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Alunah – Strange Machine Award winner

Strange Machine
by Gary Hernandez at 03 April 2022, 3:34 PM

Okay, let’s establish a baseline here. I'm a long time ALUNAH fan. I was devastated when Sophia Day left the band; I was elated when Siân Greenaway joined the band. After two EPs and six full-length albums, including their latest, this Birmingham Stoner/Doom outfit has never disappointed. So maybe you can imagine my reaction when I read through the promo material for their latest album—“Strange Machine” (April 15, 2022 - Heavy Psych Sounds Records)—and came upon the following statement: “‘Strange Machine’ shows ALUNAH in their most diverse yet focused light.” For those not familiar with label speak, this means the band has been experimenting with their sound and fans should hold on tight because shit is going to change.

Let’s start right from the top. The album title will recall the lead track from THE GATHERING’s seminal album “Mandylion.” I’m not saying this was intentional at all. In fact, it probably wasn’t. Regardless, most Stoner/Doom fans will make this connection and it’s a positive one because the only commonality ALUNAH’s “Strange Machine” shares with THE GATHERING’s “Strange Machine” is the fact that it is utterly fantastic. Bands and labels are usually very particular about selecting the first track for an album, and it is very clear why the title track leads this album—and also why it is the title track. Onward . . .

Second track, “Over the Hills” also cranks. So far so good. I’m thinking, “If this is the extent of the experimentation, then we are in good shape.” And then “Fade to Fantasy” cues up. Ah-ha. Experimentation has swaggered up and made itself known. I’ll just say it right out, there’s not a lot I liked about this track or it’s cousin “Psychedelic Expressway.” I mean, it’s clearly Psych infused with Doom but it’s a campy, peppy Psych which for me just doesn’t do it. Thankfully, however, the balance of the tracks—that’s seven if you are counting—are firmly anchored in ALUNAH’s Doom roots. Of course, the world being as it is, I have seen several reviews that cite these two tracks as the best, so it just goes to show there is no accounting for taste. And that’s how it goes at the rock ‘n’ roll show, everyone has different views.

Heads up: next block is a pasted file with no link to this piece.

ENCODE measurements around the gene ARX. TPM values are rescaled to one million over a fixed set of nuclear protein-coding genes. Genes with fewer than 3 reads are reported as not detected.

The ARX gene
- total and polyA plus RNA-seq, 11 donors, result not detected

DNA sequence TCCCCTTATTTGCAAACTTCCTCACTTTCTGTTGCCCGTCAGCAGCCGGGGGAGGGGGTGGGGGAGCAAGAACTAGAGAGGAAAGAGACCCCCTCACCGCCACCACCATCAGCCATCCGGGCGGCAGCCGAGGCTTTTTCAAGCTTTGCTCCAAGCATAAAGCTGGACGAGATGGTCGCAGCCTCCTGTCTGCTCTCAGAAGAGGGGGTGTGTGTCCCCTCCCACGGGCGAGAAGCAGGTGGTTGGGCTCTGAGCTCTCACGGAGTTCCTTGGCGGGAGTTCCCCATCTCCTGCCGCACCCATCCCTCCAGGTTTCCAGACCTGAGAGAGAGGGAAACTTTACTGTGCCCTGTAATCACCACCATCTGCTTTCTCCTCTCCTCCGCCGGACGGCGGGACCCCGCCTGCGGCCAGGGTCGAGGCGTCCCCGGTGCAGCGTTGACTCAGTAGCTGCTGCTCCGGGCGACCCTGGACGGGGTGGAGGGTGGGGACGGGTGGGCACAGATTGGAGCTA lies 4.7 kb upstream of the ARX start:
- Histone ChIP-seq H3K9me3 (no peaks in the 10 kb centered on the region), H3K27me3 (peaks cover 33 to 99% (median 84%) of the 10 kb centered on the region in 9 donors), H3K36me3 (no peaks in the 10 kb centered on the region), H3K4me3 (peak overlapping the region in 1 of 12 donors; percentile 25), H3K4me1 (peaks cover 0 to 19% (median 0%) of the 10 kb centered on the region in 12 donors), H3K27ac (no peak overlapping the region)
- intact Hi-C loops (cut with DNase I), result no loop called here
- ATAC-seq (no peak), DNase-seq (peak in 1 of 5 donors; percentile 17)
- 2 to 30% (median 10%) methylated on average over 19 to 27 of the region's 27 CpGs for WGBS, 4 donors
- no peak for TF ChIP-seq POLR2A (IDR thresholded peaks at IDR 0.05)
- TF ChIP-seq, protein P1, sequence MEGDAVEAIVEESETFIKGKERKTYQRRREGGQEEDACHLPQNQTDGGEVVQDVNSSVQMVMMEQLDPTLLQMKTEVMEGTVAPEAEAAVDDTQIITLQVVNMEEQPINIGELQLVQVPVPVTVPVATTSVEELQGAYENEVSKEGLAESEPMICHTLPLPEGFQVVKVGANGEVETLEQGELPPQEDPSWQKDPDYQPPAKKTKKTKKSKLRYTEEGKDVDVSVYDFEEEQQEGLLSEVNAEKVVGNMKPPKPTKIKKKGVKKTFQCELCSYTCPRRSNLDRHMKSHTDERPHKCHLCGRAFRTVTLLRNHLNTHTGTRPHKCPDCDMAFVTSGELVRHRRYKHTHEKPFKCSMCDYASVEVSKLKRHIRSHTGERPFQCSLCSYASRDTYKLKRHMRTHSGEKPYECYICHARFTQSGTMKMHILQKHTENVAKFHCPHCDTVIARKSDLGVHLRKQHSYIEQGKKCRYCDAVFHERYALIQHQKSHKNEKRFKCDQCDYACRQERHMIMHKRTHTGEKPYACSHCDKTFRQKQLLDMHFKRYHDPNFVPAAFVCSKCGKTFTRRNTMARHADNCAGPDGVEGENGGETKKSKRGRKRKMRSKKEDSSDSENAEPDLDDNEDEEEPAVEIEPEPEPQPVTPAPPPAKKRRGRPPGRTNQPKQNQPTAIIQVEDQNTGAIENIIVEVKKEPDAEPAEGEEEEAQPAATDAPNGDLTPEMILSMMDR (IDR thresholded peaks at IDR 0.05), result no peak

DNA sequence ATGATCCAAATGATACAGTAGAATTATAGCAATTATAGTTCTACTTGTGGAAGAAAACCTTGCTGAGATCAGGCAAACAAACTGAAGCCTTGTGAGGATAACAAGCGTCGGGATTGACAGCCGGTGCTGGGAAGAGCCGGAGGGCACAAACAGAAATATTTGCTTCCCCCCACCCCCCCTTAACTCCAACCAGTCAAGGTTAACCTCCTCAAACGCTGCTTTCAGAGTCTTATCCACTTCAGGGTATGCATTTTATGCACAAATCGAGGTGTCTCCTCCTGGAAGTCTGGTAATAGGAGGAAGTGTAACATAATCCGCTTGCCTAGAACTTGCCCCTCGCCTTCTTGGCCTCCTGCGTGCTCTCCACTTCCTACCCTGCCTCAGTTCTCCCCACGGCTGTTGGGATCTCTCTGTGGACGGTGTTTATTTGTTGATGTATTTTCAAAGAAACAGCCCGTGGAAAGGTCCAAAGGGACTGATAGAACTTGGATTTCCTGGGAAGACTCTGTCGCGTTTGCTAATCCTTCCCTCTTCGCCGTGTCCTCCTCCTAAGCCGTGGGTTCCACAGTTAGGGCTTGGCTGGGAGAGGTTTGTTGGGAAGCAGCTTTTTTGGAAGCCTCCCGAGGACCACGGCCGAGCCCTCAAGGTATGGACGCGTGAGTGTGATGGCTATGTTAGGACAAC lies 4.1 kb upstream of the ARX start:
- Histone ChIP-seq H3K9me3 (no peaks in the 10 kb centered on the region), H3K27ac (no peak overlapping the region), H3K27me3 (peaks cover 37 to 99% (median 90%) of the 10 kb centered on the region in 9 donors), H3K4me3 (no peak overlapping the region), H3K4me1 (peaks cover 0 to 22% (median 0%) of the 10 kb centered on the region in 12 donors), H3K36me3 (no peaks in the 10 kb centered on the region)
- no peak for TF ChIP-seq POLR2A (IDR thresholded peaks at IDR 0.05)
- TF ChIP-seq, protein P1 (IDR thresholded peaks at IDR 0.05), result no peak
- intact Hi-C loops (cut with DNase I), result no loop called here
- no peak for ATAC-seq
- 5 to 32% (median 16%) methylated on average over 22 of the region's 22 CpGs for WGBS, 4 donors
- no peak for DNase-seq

Now back to those other seven tracks . . . If I had to pick favorites, I would start with, of course, “Strange Machine.” Then it would be “Teaching Carnal Sins” which is classic ALUNAH—an unrelenting bassline; a stalking lead; a core riff that is Stoner as the wildest desert; Siân at her best and layered on with even more Siân; and a chorus that will worm into your brain, but in that good way. I should mention that Siân totally lays it out there on this track. Just incredible. Next up would be “Silver,” which to my ears is the heaviest track on the album. My final pick would be “Dead Woman Walking” with its killer bass and drum opening and motif – again, signature ALUNAH.

And the jury strolls in and pronounces “Strange Machine” as another incredible offering from ALUNAH. While their more experimental tracks didn’t quite land with me, I am likely the minority in this regard and a lot of you out there will love them. Also, hell yes to innovation, so kudos there. For fans with that deep-seated ALUNAH craving that only thundering bass lines coupled with tidal percussion, killer infectious riffs, and earthy but angelic vocals can reach, “Strange Machine” definitely satisfies.

Songwriting: 8
Musicianship: 10
Memorability: 8
Production: 10

4 Star Rating

1.  Strange Machine
2.  Over the Hills
3.  Fade into Fantasy
4.  Broken Stone
5.  Psychedelic Expressway
6.  The Earth Spins
7.  Silver
8.  Teaching Carnal Sins
9.  Dead Woman Walking
Siân Greenaway – Vocals
Matt Noble – Guitar
Daniel Burchmore – Bass
Jake Mason – Drums
Record Label: Heavy Psych Sounds Records


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